Prince Jamiu Adio Saka, is an accomplished Insurance professional, having practiced in Canada and Nigeria. He brings to the board over 30 years of experience as a Broker.
Lasaco Assurance Plc, is a listed Nigerian firm that provides life and general insurance services, which includes motor, bond, contractors-all-risk, fire, burglary, aviation, marine, general accident, life, pension schemes, engineering, and oil and gas. The company has a market capitalization of about N2.05 billion and it share price currently trades at N0.28 kobo.
MTN: Data subscriptions triggered surge in Q2 2020 Revenues
Data revenues jumped from N56.7 billion to N79.9 billion in the period under review.
Analysis of the MTN’s results shows that revenues surged, due to increased data usage, aided by the COVID-19 pandemic lockdown.
MTN Nigeria Communications Plc (MTN), reported revenues of N638.1 billion in H1 2020, relative to N566.9 billion recorded in the same period in 2019 – a 12.5% increase.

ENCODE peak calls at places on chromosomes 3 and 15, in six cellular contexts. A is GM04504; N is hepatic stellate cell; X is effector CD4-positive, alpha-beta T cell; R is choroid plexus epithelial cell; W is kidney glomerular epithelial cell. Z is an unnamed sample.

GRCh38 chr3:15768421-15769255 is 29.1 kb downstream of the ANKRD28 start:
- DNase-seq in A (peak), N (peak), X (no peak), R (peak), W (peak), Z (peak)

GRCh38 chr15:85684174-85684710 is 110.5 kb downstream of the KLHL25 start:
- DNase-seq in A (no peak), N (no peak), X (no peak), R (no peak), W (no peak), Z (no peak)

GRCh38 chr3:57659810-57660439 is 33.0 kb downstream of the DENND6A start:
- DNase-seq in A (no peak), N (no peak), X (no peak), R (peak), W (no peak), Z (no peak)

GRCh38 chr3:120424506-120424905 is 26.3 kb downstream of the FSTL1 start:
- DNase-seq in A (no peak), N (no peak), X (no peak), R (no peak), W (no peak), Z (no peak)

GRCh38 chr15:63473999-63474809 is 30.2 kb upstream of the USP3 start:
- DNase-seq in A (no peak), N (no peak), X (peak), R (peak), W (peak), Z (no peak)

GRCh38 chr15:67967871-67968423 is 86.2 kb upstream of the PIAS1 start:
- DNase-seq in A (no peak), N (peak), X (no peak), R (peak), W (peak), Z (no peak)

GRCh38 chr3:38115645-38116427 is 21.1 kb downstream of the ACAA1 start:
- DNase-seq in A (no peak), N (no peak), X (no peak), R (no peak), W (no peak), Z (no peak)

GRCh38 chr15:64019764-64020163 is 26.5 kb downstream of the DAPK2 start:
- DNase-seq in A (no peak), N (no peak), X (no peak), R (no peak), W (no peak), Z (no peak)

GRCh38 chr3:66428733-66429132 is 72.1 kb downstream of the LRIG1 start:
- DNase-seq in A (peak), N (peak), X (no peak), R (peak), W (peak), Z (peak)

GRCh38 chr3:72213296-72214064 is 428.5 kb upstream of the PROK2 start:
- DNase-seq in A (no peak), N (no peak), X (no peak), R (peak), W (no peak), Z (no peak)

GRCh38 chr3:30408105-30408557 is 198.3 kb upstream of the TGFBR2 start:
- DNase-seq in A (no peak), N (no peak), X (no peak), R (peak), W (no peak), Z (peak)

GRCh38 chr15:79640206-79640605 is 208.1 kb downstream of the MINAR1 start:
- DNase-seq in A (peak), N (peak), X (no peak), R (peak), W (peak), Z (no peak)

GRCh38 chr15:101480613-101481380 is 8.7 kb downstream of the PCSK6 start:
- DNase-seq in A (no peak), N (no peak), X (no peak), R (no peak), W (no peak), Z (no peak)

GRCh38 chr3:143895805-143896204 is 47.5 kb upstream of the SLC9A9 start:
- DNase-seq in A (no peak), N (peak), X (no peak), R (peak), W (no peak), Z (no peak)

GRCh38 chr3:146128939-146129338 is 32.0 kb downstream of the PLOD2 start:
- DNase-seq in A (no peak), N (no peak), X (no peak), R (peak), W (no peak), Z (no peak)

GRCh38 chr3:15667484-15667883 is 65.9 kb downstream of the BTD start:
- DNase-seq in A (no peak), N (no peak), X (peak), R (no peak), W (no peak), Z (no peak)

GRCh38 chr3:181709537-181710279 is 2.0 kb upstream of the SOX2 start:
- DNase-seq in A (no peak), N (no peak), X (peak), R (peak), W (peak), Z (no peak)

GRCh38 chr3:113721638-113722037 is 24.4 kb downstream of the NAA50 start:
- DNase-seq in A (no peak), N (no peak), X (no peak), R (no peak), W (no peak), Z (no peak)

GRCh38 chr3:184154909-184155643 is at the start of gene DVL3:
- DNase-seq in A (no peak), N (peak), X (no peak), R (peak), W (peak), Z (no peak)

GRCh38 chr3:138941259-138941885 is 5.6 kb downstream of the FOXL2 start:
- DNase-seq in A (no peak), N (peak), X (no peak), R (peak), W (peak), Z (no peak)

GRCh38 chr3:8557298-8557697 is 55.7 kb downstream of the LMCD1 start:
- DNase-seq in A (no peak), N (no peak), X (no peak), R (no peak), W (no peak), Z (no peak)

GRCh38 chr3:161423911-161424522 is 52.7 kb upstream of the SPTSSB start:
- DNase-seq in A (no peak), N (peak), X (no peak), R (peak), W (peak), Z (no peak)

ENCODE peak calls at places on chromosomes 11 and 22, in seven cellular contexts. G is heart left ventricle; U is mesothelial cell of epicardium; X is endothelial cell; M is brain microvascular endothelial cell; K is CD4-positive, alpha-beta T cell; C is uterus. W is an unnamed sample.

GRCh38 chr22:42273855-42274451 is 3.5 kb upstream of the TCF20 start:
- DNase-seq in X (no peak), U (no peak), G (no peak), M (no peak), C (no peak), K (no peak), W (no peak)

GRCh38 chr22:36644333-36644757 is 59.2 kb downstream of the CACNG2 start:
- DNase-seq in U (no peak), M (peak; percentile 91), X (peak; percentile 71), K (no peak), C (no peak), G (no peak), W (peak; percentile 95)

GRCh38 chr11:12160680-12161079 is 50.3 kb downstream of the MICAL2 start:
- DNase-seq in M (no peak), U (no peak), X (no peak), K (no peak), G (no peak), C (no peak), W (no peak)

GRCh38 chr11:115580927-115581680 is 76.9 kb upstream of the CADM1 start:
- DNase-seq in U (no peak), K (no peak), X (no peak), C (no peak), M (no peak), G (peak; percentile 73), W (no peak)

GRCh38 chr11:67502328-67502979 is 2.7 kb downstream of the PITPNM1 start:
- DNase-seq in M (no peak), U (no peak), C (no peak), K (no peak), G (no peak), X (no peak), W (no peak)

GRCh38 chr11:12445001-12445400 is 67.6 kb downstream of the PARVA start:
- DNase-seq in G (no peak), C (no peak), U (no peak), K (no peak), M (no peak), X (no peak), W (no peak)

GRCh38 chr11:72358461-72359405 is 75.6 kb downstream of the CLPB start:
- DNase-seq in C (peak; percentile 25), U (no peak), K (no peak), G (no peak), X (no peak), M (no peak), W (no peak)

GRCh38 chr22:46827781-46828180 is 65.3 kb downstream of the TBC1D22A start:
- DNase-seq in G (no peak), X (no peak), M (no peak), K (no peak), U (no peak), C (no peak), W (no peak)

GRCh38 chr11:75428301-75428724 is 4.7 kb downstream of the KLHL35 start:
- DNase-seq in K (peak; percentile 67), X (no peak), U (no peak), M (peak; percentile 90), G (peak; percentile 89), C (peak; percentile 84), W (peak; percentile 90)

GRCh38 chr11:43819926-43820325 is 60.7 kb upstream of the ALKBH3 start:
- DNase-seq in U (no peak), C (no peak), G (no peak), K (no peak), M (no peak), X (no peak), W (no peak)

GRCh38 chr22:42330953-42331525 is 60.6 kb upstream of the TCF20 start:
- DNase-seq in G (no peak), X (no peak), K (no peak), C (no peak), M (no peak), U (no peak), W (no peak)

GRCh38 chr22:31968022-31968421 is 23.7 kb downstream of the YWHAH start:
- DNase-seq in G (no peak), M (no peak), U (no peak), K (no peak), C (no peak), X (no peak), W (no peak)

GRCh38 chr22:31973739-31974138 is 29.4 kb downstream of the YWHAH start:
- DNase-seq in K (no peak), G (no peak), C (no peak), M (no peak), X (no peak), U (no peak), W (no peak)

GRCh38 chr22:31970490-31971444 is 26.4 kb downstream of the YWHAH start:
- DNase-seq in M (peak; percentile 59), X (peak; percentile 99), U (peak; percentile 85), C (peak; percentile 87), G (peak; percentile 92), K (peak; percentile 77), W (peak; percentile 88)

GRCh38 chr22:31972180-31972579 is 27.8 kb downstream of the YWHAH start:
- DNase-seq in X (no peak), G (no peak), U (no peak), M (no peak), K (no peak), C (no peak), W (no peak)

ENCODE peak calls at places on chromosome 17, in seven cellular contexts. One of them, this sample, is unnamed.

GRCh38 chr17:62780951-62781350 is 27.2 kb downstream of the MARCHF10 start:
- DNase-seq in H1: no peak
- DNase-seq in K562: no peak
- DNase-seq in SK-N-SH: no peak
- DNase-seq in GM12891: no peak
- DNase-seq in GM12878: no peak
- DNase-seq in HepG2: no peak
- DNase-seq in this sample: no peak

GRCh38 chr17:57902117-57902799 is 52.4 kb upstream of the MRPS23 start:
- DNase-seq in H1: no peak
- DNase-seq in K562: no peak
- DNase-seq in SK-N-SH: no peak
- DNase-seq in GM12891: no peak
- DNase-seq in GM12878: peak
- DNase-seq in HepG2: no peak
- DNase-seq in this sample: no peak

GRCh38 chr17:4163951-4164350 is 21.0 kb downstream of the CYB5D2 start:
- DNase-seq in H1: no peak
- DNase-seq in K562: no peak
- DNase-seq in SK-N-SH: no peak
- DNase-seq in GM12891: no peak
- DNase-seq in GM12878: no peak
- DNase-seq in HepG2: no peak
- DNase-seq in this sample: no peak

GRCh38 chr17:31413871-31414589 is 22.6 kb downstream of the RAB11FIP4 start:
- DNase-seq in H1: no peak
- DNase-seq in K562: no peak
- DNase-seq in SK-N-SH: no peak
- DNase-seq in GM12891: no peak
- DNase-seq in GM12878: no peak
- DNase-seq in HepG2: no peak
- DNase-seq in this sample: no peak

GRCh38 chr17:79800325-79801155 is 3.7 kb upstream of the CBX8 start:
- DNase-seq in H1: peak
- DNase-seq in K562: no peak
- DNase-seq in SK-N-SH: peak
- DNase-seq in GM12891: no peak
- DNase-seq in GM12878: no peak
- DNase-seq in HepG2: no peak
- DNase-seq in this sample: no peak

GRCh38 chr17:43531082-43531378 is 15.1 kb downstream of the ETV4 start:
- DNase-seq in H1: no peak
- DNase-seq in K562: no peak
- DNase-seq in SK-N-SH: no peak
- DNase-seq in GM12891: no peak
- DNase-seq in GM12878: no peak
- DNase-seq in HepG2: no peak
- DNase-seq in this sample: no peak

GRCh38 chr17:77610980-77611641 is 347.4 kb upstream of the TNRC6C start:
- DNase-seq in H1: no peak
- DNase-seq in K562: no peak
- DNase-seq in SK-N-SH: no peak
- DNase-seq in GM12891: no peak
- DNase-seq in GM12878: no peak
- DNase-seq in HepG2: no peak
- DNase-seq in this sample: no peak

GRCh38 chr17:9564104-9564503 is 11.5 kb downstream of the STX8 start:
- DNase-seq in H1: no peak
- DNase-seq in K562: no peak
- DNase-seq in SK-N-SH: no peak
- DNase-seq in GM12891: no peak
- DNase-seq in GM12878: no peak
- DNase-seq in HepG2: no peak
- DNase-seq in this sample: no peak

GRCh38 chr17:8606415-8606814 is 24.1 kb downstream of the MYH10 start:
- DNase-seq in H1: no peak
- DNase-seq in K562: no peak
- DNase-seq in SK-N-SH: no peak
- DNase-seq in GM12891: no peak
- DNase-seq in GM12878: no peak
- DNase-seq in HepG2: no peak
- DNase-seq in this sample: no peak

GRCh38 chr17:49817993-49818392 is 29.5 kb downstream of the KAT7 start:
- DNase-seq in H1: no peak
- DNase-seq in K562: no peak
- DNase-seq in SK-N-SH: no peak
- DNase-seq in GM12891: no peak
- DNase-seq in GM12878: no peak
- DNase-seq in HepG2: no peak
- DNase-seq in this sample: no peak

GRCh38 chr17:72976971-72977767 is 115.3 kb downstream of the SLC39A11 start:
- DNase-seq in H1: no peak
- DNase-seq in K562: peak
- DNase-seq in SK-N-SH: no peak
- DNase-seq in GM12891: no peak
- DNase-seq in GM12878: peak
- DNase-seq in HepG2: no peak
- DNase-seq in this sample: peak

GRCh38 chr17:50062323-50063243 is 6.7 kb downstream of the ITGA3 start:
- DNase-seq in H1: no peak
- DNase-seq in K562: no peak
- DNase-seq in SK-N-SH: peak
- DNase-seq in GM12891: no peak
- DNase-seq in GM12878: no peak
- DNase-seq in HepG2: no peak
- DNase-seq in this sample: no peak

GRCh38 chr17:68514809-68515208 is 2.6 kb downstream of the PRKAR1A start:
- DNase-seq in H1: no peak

MTN Plc is Nigeria’s premier provider of connectivity, communication, and collaboration solutions. From the very first phone call, made at Maritime House Apapa, Lagos, Nigeria on May 16th, 2001, MTN Plc has been facilitating connections in Nigeria.
The COVID-19 related lockdown affected businesses worldwide, including businesses in Nigeria. This resulted in most business activities being conducted virtually, in a bid to salvage businesses from collapsing. With social distancing rule, came an increased utilization of online mediums for meetings, weddings, social interactions, and everything that couldn’t be done physically. Consequently, people consumed more data compared with the pre-COVID-19 periods.
According to the latest data available on the NCC website, MTN Plc’s market share of internet subscribers is 42.54%. Its revenue-generating segments include Voice, Data, SMS, Interconnect and Roaming, Handset and Accessories, Digital, Value Added Service, and Other revenues. Aside from SMS, revenues from the other seven segments increased in H1 2020 compared with the previous period last year.